Quantcast
Connect with us

Trump’s Labor Department wants to ‘weaponize’ right-wing discrimination and bigotry

Published

on

- Commentary
Thanks for your support!
This article was paid for by reader donations to Raw Story Investigates.

This article was paid for by Raw Story subscribers. Not a subscriber? Try us and go ad-free for $1. Prefer to give a one-time tip? Click here.

Terry H. Schwadron
Terry H. Schwadron

Just in case you wanted to believe that the Trump administration isn’t on a campaign to trample rights for Americans, here comes the Labor Department to shove a grapefruit in your face.

Labor officials have made public a new rule—no Congress, needed, thank you—to allow companies contracting with the federal government who are “religion-exercising organizations” to ignore federal laws protecting the rights of gays, transsexuals, and who knows who else in hiring or workplace practices. Religious employers and companies with “closely held” religious ties now will be shielded from claims of bias in court or other law enforcement actions, says the rule.

ADVERTISEMENT

When did it come about that the only way you can enjoy or pursue your idea of a God or of a heavenly record of good deeds at the expense of someone else?

Specifically, the word came from the Office of Federal Contract Compliance Programs, which started talking about this approach last year, drawing a long list of civil rights complaints from around the country, from the ACLU, the Anti-Defamation League, and the NAACP in addition to groups specifically carrying LBGTQ credentials. Indeed, the issue pit one government agency against another as the Equal Employment Opportunity folks did battle with the Department of Justice. Those groups will have this in court faster than you can say The Most Rev. Justice Suspended.

Apparently, it’s not enough to have the listed job qualifications. Now you’ll have to have to promise to pretend you’re someone you’re not. Just where is the list of what you can’t do and still stay employed?

When did it come about that the only way you can enjoy or pursue your idea of a God or of a heavenly record of good deeds at the expense of someone else?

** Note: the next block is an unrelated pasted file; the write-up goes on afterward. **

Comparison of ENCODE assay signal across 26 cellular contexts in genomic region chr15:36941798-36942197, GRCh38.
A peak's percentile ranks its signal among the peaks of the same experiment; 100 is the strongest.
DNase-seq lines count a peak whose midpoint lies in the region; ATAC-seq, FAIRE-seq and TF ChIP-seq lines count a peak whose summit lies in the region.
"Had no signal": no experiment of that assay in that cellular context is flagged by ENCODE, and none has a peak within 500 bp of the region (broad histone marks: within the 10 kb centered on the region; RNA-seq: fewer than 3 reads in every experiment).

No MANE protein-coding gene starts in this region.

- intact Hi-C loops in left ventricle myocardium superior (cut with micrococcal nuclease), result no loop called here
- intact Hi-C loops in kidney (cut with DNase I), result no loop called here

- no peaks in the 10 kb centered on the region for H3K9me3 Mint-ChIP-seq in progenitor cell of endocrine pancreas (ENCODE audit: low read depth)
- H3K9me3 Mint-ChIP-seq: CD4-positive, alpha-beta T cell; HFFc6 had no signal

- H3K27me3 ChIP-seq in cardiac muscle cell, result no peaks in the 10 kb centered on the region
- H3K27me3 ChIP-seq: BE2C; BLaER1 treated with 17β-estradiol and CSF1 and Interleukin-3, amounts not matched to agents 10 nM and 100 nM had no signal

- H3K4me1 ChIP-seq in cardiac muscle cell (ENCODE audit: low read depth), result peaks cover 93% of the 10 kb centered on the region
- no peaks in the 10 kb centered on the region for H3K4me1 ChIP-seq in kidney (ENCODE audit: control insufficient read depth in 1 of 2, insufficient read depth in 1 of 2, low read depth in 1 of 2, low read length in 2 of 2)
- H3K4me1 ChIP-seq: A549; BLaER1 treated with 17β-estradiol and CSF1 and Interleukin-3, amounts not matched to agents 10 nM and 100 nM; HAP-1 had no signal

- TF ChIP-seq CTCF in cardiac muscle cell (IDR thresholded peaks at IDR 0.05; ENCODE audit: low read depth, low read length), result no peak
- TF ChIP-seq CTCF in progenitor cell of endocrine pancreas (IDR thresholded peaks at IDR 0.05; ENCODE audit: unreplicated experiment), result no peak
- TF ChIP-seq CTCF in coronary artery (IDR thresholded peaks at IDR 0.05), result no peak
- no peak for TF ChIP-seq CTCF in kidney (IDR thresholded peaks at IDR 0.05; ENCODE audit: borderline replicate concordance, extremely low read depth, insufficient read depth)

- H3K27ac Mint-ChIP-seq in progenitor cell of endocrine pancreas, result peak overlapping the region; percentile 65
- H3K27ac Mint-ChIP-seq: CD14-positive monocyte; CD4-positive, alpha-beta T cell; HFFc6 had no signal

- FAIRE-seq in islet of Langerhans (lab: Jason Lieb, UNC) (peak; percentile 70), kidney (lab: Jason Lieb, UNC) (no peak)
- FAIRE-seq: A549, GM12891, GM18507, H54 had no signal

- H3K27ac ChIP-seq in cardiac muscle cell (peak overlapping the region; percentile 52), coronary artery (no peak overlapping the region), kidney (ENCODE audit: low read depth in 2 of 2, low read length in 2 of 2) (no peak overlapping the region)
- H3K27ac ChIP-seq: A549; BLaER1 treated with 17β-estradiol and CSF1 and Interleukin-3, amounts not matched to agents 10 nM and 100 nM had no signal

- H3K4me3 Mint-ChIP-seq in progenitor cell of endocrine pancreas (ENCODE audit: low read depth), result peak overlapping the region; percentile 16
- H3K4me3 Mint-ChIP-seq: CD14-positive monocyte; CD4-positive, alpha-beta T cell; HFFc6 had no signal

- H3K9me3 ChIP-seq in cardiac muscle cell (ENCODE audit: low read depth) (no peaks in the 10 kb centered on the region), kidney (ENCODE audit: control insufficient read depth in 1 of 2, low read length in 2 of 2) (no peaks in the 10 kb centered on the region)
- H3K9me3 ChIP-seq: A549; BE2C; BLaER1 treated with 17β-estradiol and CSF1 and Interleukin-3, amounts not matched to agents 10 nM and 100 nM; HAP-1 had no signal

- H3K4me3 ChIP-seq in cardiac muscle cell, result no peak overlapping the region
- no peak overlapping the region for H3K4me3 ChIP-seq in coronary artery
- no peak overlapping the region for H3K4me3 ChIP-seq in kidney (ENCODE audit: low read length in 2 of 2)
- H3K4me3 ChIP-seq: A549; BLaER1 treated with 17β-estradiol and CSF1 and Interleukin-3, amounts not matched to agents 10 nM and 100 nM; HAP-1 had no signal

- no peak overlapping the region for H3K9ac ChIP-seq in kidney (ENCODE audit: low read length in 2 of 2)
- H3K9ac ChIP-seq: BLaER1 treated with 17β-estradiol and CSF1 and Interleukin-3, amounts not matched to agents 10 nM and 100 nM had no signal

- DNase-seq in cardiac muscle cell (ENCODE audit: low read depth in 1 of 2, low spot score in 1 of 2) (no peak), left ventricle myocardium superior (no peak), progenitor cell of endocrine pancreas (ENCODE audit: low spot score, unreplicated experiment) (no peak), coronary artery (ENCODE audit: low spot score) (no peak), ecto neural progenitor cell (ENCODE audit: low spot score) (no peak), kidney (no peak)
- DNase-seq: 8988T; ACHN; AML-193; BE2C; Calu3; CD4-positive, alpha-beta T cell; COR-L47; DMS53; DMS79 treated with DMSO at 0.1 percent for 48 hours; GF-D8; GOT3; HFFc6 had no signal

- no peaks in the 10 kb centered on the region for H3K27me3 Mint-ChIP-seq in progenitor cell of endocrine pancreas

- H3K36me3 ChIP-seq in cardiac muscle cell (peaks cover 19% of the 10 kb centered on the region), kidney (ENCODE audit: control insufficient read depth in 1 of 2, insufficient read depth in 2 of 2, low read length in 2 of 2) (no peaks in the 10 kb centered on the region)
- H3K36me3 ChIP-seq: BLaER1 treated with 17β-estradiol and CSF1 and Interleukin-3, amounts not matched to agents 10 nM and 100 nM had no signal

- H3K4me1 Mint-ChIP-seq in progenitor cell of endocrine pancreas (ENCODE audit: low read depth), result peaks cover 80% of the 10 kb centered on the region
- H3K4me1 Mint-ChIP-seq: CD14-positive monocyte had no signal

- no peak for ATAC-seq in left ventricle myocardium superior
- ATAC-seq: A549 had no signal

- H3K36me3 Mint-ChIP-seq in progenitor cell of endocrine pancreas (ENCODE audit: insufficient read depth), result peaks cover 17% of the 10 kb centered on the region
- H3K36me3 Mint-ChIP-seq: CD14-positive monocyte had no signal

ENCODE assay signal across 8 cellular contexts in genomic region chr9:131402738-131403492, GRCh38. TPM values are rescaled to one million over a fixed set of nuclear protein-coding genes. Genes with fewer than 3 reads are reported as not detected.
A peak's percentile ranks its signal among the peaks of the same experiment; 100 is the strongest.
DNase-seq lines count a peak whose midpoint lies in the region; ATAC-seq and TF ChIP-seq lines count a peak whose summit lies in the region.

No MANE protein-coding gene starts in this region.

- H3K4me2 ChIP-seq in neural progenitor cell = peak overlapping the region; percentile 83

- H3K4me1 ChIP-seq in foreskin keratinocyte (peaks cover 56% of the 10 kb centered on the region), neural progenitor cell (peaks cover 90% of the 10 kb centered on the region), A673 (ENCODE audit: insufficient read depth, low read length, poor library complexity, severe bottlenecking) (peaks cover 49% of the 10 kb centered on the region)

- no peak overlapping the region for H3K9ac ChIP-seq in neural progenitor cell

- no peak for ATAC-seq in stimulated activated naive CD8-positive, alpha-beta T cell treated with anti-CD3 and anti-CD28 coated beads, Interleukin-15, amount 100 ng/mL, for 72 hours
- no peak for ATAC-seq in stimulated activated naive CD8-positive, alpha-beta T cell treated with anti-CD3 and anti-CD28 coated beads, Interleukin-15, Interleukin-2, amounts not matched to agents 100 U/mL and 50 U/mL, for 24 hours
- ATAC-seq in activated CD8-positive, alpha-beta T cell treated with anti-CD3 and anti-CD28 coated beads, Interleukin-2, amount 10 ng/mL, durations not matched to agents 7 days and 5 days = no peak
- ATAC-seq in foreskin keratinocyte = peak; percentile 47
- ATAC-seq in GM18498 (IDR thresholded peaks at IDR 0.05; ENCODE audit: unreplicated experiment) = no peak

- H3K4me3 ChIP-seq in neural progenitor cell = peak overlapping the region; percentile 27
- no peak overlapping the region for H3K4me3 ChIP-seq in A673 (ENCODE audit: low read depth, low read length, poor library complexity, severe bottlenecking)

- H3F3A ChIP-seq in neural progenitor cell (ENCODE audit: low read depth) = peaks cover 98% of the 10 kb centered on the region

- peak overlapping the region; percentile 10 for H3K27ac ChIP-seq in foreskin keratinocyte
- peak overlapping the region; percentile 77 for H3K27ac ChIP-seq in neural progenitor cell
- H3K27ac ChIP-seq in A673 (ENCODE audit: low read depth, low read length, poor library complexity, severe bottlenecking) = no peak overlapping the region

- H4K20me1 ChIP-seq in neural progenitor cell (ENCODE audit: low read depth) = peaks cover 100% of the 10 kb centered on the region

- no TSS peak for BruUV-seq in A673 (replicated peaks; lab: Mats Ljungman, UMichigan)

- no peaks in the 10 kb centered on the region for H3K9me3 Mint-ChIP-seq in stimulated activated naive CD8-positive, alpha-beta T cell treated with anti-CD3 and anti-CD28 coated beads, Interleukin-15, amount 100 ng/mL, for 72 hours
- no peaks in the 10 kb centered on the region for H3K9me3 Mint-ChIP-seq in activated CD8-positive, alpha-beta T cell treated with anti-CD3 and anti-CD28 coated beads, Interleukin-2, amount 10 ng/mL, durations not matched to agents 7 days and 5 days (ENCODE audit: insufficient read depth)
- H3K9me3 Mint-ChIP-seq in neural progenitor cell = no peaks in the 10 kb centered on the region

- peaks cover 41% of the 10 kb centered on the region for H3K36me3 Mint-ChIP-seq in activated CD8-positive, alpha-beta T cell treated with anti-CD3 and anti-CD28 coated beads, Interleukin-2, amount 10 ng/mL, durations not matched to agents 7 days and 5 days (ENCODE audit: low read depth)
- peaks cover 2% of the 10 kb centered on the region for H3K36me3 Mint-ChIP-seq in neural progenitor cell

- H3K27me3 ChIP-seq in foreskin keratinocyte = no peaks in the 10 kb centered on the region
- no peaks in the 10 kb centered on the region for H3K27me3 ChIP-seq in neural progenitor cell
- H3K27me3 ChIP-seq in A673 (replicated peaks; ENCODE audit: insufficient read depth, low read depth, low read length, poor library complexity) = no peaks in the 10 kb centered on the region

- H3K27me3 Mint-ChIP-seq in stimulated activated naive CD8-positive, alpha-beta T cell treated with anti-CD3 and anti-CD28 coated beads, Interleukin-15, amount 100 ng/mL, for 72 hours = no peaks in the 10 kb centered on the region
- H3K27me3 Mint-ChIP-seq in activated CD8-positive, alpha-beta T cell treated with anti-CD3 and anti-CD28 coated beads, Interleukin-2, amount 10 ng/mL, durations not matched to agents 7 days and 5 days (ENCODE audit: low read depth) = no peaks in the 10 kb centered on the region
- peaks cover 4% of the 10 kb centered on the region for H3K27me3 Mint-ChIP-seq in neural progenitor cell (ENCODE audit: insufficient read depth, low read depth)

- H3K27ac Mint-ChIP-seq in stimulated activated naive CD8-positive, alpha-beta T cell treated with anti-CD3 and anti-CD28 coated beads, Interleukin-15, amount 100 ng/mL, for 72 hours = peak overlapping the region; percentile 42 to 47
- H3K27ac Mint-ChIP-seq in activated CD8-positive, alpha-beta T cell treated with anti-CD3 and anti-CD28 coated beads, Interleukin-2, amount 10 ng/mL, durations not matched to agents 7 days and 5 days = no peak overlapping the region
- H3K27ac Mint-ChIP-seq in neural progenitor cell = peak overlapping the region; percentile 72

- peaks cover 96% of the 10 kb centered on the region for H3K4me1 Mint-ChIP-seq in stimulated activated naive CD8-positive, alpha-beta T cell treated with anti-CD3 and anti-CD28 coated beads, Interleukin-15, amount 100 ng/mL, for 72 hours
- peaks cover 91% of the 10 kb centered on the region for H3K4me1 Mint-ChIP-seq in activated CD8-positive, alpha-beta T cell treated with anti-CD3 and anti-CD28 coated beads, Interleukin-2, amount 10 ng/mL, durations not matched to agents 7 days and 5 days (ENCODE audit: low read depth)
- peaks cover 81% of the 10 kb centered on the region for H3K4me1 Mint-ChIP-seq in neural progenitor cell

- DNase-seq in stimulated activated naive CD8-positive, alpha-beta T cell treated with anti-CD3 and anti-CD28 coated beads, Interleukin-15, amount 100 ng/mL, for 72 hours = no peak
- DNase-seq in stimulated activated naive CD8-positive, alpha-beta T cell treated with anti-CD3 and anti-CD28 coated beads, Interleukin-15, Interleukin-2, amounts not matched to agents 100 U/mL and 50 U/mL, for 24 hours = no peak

September Deadline

For the record, you have until Sept. 16 to submit public comment on this before it automatically becomes enacted.

ADVERTISEMENT

Here’s what the Labor Department says: “The proposed rule is intended to clarify the longstanding civil rights protections afforded to religious organizations that contract with the federal government. The proposal would ensure the ‘religious protections are given the same federal recognition as all other civil rights.’”

Opponents say this move weaponizes religious freedom, while religious advocates welcomed the clarification. Bias complaints from LGBT job seekers have tripled in recent years.

Labor says the rule is intended to make clear that religious employers can condition employment on acceptance of or adherence to religious tenets without sanction by the federal government, provided that they do not discriminate based on other protected bases. They don’t say how someone does that.

ADVERTISEMENT

‘Muddled Issues’

The logic of the Labor Department is that since the Civil Rights Act of 1964, there have been various statutes, Supreme Court decisions and Executive Orders that have left the issues muddled and that this rule is meant to provide guidance. Indeed, recent Supreme Court decisions have backed cakemakers who don’t want to bake for gay wedding customers and the Hobby Lobby folks and churches who objected to the inclusion of contraception in required health insurance. A White House Faith and Opportunity Initiative, along with U.S. Department of Justice guidance, likewise instructed federal agencies to protect religious exercise and not impede it.

“In keeping with that rich history, the proposed rule would clarify that religious organizations may make employment decisions consistent with their sincerely held religious tenets and beliefs without fear of sanction by the federal government. The proposal also reaffirms employers’ obligations not to discriminate on the basis of race, sex, or other protected bases and does not exempt or excuse a contractor from complying with any other requirements,” the Labor Department explains. That office within Labor is supposed to enforce anti-discrimination employment laws—for protected classes of workers identified on the basis of race, color, religion, sex, sexual orientation, gender identity, national origin, disability or status as a protected veteran.